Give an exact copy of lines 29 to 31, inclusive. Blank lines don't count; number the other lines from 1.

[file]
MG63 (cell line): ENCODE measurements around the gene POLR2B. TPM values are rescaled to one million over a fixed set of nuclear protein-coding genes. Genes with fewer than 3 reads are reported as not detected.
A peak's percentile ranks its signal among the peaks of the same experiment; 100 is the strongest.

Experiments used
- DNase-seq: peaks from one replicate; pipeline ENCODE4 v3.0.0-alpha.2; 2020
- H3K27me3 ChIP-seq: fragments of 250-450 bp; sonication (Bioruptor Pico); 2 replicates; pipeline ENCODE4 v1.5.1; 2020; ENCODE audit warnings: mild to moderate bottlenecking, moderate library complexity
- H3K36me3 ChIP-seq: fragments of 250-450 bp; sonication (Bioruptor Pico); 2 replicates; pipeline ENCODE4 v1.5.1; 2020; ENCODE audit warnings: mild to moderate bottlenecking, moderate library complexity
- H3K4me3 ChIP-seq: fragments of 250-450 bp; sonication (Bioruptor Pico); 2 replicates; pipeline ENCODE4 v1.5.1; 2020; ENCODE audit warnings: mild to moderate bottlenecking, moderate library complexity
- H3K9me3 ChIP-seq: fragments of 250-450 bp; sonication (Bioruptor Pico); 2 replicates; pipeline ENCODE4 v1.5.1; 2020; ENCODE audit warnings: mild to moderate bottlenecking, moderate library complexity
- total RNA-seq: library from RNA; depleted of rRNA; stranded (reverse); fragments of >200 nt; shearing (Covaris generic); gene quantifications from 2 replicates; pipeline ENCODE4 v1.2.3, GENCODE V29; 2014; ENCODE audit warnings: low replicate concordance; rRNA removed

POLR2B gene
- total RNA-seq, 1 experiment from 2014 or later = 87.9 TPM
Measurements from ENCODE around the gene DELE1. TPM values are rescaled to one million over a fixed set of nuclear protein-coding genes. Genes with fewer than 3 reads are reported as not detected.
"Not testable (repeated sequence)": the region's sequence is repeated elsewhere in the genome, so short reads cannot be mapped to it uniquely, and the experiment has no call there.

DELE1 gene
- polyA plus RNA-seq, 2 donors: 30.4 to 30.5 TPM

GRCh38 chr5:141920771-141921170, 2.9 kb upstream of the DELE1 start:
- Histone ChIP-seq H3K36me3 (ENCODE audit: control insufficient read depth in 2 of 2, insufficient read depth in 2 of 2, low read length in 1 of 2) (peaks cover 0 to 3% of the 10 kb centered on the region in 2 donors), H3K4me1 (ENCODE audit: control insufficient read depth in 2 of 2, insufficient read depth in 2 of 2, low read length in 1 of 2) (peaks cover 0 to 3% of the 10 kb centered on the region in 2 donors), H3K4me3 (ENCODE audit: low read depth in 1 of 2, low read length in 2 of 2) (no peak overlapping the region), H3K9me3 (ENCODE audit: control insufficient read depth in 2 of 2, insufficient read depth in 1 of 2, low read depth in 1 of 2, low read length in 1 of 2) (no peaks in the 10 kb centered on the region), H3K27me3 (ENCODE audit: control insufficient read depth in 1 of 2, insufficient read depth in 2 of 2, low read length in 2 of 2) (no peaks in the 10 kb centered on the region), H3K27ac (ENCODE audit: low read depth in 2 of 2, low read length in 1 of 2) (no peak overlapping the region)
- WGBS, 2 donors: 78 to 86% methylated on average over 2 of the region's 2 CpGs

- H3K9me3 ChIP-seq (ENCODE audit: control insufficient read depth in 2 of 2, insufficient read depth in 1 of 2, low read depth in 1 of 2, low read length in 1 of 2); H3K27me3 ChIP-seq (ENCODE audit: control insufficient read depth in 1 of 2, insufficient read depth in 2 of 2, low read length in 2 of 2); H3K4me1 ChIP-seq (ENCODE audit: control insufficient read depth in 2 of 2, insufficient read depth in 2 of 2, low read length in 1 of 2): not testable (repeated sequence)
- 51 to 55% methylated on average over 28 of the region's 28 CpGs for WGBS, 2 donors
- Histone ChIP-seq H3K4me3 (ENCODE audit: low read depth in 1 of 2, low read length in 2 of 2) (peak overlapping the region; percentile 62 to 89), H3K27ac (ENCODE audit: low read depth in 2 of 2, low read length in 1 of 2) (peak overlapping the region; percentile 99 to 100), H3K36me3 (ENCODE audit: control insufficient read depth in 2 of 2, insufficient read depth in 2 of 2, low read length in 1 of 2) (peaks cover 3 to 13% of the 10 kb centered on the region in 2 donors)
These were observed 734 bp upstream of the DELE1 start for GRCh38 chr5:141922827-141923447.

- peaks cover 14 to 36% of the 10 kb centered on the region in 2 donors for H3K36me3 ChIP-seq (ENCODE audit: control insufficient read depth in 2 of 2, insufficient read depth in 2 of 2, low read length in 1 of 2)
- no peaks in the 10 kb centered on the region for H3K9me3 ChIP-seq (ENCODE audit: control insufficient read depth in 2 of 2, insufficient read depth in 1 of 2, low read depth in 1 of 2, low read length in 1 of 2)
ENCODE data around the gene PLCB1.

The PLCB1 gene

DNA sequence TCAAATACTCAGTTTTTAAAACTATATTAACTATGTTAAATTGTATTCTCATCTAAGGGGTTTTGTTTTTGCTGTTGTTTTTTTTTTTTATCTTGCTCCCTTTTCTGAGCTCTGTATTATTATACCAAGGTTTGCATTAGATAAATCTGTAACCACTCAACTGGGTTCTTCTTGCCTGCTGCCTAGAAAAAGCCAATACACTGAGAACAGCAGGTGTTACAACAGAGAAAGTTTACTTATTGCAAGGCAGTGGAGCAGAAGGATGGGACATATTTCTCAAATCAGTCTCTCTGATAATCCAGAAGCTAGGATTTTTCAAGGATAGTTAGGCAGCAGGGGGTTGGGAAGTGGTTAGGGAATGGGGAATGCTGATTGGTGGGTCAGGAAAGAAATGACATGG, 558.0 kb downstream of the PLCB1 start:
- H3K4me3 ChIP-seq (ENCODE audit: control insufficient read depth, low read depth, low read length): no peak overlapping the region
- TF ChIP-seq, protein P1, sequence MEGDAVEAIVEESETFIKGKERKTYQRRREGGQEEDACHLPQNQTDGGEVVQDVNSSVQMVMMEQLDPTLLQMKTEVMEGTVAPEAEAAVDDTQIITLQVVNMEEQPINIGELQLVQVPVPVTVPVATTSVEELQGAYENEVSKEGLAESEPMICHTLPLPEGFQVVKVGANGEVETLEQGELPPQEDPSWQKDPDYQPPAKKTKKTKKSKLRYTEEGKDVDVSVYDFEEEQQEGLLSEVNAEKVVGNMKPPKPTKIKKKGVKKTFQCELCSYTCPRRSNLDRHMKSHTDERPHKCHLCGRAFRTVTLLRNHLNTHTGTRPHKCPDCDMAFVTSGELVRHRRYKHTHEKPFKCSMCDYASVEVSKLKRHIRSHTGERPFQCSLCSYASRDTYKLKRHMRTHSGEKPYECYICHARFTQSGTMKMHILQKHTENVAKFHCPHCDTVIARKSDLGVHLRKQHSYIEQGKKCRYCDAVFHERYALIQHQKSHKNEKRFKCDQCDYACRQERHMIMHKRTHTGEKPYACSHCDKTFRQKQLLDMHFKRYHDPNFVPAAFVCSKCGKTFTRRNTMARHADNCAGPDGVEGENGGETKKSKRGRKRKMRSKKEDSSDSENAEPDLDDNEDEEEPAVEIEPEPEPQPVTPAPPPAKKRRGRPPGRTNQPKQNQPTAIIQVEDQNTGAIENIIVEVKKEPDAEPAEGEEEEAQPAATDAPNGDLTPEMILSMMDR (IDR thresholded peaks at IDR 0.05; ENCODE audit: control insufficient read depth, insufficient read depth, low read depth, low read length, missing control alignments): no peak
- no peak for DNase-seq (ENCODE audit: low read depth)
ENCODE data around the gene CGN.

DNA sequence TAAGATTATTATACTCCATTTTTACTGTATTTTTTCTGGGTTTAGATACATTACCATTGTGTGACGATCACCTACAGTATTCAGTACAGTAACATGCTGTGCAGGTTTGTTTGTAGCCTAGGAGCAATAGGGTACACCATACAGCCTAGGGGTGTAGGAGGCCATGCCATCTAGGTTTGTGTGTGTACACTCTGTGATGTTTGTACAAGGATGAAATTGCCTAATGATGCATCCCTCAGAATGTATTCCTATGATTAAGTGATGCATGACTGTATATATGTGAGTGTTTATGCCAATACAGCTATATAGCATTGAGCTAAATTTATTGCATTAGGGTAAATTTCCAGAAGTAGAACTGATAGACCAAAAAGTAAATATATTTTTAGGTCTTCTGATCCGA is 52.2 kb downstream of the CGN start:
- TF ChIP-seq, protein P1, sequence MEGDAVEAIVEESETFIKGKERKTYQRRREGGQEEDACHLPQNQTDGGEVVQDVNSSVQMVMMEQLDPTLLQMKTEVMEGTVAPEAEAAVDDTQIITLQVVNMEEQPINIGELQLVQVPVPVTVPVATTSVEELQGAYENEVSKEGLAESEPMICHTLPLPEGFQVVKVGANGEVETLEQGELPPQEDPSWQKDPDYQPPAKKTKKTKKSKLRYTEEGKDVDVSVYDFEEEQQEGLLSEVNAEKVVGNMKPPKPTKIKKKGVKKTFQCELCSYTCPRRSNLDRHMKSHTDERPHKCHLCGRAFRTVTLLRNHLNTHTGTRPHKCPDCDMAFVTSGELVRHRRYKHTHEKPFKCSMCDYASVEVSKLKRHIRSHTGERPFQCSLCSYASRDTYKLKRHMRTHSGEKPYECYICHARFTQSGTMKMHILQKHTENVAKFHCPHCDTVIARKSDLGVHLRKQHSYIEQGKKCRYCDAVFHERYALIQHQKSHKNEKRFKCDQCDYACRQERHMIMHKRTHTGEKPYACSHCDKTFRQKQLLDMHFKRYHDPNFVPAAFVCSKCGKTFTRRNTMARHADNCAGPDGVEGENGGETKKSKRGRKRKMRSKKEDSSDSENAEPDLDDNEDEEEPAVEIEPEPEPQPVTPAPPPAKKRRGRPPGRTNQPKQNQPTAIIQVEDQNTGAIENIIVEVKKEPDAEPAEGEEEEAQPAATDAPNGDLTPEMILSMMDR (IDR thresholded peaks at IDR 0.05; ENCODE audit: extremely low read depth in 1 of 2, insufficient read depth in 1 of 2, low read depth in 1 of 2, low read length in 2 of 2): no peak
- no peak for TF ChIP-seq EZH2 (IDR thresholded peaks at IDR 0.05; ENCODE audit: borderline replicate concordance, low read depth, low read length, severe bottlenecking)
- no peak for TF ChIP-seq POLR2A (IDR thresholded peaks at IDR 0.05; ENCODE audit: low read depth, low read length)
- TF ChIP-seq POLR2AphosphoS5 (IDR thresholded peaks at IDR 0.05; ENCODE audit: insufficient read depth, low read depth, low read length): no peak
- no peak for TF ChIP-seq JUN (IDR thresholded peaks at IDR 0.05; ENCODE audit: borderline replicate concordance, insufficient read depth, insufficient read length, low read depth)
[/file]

- TF ChIP-seq, protein P1, sequence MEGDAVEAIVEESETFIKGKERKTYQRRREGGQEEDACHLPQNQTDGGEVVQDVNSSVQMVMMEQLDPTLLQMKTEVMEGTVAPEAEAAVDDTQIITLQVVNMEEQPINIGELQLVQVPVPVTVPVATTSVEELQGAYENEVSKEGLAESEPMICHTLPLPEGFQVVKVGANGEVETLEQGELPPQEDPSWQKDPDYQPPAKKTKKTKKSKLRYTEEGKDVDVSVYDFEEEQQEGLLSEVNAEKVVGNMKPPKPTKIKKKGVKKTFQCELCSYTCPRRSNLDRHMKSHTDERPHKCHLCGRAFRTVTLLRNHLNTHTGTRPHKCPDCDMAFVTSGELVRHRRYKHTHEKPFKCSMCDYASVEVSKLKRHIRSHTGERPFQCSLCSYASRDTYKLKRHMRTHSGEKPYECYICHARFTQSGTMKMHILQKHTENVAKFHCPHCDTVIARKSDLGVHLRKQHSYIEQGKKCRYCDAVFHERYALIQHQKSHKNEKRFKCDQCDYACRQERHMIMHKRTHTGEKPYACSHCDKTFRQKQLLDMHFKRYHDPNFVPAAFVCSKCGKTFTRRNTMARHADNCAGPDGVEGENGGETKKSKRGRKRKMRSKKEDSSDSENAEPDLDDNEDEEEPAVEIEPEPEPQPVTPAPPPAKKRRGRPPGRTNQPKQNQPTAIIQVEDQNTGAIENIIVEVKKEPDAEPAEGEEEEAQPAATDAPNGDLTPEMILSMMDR (IDR thresholded peaks at IDR 0.05; ENCODE audit: control insufficient read depth, insufficient read depth, low read depth, low read length, missing control alignments): no peak
- no peak for DNase-seq (ENCODE audit: low read depth)
ENCODE data around the gene CGN.